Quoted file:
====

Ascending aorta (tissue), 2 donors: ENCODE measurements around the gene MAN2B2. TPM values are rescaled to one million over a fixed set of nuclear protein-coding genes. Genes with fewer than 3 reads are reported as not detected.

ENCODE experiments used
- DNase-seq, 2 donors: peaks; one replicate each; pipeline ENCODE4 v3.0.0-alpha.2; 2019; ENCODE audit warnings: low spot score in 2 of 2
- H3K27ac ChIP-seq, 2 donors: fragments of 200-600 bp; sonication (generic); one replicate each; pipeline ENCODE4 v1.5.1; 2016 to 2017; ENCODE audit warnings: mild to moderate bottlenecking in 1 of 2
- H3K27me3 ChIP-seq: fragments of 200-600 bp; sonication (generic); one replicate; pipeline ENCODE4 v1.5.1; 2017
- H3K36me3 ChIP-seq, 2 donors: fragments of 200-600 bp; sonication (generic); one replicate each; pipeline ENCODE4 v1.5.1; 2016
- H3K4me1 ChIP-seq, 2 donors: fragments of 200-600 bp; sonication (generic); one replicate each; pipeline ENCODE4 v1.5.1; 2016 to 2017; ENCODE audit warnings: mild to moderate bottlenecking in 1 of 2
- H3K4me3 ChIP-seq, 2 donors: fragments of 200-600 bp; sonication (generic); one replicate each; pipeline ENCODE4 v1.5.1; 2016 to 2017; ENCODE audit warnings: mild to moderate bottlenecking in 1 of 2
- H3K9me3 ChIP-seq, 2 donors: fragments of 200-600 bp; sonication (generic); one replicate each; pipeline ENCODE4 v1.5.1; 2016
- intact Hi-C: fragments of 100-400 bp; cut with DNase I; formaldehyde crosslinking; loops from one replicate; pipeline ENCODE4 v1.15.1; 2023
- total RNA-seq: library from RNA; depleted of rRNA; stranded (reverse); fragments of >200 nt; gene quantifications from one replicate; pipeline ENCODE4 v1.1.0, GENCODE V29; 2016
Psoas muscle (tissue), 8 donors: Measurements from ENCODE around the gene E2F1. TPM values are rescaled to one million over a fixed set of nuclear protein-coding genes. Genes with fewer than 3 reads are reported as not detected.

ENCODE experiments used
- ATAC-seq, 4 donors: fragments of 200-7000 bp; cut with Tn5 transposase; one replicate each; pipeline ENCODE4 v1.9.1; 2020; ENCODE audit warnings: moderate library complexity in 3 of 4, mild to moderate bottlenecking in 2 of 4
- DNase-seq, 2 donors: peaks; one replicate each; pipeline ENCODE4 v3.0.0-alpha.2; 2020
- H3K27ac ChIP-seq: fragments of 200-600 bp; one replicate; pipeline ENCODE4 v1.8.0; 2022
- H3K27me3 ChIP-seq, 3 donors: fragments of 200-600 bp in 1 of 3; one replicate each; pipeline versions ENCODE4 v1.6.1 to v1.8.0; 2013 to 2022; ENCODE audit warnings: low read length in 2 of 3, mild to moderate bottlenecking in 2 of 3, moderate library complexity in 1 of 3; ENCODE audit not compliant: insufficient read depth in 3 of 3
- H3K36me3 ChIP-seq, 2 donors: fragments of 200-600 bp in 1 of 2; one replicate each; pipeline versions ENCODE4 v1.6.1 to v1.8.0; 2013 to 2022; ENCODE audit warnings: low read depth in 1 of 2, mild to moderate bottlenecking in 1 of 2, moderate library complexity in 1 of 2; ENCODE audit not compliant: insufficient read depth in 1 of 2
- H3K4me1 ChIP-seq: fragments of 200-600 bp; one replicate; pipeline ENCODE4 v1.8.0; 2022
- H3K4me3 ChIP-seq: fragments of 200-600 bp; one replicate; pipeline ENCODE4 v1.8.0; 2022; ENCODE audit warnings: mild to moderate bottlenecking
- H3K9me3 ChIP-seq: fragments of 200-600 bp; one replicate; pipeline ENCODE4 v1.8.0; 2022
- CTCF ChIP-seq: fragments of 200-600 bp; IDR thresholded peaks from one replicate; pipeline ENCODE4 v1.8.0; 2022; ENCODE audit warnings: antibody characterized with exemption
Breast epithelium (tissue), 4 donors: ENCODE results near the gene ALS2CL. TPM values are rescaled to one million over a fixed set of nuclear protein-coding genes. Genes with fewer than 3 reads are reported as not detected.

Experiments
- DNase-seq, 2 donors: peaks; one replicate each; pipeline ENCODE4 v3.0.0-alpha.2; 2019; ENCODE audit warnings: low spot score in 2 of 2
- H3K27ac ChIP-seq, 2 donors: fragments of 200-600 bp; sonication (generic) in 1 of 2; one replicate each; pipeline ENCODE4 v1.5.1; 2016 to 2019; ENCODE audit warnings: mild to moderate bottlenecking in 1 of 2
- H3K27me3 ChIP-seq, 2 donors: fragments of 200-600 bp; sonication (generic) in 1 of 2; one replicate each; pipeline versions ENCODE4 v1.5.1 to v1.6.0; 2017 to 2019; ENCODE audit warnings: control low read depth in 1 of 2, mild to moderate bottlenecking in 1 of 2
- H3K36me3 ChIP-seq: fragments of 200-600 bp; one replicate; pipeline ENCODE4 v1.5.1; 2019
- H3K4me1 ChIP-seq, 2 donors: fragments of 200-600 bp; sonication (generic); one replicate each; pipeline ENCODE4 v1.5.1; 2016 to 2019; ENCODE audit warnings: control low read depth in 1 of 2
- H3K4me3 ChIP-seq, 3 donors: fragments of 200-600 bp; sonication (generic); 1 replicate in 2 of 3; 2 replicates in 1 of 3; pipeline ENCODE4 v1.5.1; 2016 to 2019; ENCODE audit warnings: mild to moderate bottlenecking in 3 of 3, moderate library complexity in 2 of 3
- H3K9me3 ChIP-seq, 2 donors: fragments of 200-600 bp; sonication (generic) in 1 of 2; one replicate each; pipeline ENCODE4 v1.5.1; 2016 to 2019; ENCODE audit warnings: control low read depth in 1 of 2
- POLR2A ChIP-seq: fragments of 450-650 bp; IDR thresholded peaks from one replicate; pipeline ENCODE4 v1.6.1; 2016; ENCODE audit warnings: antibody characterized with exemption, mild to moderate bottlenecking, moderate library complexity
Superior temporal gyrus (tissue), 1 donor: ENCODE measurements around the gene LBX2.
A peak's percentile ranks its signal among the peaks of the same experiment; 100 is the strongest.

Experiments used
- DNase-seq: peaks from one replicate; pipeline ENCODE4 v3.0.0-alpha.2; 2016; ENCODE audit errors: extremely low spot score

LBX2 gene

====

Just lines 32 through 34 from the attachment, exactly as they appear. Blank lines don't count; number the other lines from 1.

- POLR2A ChIP-seq: fragments of 450-650 bp; IDR thresholded peaks from one replicate; pipeline ENCODE4 v1.6.1; 2016; ENCODE audit warnings: antibody characterized with exemption, mild to moderate bottlenecking, moderate library complexity
Superior temporal gyrus (tissue), 1 donor: ENCODE measurements around the gene LBX2.
A peak's percentile ranks its signal among the peaks of the same experiment; 100 is the strongest.